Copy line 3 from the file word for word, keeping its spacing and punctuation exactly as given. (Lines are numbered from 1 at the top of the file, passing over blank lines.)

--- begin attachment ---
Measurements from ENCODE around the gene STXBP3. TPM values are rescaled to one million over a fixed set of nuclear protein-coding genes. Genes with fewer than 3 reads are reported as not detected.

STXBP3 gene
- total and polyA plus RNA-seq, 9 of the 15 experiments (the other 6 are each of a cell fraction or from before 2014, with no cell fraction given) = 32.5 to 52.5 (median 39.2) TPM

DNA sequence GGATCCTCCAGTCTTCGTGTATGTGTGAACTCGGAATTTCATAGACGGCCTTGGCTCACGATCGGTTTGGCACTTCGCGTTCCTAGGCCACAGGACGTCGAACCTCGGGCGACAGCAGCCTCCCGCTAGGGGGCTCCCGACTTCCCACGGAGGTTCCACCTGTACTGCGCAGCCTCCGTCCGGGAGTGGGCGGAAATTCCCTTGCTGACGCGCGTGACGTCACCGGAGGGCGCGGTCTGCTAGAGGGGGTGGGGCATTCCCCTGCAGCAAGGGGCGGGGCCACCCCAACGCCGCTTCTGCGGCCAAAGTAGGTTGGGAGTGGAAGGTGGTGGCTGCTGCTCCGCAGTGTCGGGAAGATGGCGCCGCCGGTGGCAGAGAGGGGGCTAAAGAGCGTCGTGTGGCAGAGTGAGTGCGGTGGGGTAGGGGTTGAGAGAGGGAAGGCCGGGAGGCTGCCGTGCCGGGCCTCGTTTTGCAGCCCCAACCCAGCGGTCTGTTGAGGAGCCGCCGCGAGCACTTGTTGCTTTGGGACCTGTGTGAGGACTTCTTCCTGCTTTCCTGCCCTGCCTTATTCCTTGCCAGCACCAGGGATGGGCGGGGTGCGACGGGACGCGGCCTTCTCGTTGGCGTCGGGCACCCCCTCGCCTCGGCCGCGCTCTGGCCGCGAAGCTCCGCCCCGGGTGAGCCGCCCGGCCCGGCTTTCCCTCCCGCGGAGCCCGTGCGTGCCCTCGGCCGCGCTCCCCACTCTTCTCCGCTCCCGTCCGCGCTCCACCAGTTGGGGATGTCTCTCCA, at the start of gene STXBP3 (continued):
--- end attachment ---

- total and polyA plus RNA-seq, 9 of the 15 experiments (the other 6 are each of a cell fraction or from before 2014, with no cell fraction given) = 32.5 to 52.5 (median 39.2) TPM